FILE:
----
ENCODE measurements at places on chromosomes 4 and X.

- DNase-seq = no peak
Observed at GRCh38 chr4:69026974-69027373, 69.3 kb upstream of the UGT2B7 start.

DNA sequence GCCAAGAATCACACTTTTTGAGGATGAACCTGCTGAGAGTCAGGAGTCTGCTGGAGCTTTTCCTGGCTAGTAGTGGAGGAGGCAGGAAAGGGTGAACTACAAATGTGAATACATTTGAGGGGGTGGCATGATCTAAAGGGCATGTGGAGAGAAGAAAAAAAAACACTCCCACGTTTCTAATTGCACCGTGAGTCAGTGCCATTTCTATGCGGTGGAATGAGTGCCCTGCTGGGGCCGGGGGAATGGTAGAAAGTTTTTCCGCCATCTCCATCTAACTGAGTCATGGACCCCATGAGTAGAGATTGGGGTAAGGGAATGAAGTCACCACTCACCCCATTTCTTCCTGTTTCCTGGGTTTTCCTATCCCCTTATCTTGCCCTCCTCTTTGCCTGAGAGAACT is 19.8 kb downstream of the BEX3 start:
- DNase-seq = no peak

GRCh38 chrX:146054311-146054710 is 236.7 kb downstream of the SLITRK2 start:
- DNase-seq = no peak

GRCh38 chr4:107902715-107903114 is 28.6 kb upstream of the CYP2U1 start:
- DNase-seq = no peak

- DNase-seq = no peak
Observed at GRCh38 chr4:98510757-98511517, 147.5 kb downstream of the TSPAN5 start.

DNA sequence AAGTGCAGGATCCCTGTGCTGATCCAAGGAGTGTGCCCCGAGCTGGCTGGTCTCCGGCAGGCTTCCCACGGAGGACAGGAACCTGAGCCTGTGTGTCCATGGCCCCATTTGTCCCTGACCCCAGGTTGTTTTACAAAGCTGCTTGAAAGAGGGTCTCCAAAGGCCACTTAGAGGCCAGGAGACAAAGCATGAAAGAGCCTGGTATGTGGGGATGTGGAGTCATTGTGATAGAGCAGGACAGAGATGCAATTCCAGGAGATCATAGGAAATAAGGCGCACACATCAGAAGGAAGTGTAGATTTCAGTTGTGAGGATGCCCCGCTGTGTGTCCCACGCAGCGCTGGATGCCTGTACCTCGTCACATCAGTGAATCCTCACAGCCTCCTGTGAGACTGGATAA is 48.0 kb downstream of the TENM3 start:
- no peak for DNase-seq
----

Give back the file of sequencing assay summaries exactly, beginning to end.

ENCODE measurements at places on chromosomes 4 and X.

- DNase-seq = no peak
Observed at GRCh38 chr4:69026974-69027373, 69.3 kb upstream of the UGT2B7 start.

DNA sequence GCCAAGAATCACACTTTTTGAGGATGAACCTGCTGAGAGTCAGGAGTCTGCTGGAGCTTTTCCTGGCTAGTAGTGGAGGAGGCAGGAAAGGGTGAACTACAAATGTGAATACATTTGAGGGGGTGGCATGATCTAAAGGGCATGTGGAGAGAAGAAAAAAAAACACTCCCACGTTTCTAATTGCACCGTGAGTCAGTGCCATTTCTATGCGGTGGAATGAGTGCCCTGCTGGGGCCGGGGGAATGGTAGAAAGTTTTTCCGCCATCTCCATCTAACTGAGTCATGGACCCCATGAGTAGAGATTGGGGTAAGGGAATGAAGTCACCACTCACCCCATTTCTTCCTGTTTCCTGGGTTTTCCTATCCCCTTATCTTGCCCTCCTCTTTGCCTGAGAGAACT is 19.8 kb downstream of the BEX3 start:
- DNase-seq = no peak

GRCh38 chrX:146054311-146054710 is 236.7 kb downstream of the SLITRK2 start:
- DNase-seq = no peak

GRCh38 chr4:107902715-107903114 is 28.6 kb upstream of the CYP2U1 start:
- DNase-seq = no peak

- DNase-seq = no peak
Observed at GRCh38 chr4:98510757-98511517, 147.5 kb downstream of the TSPAN5 start.

DNA sequence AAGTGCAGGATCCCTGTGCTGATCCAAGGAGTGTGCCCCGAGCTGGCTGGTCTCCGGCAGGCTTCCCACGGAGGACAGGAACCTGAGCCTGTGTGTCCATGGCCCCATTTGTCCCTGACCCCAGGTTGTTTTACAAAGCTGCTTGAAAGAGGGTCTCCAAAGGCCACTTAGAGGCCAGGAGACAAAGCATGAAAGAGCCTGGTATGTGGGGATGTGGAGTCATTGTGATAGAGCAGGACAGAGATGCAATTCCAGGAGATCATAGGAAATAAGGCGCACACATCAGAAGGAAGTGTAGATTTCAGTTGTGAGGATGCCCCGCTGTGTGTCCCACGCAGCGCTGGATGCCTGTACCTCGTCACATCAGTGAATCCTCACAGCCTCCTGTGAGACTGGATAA is 48.0 kb downstream of the TENM3 start:
- no peak for DNase-seq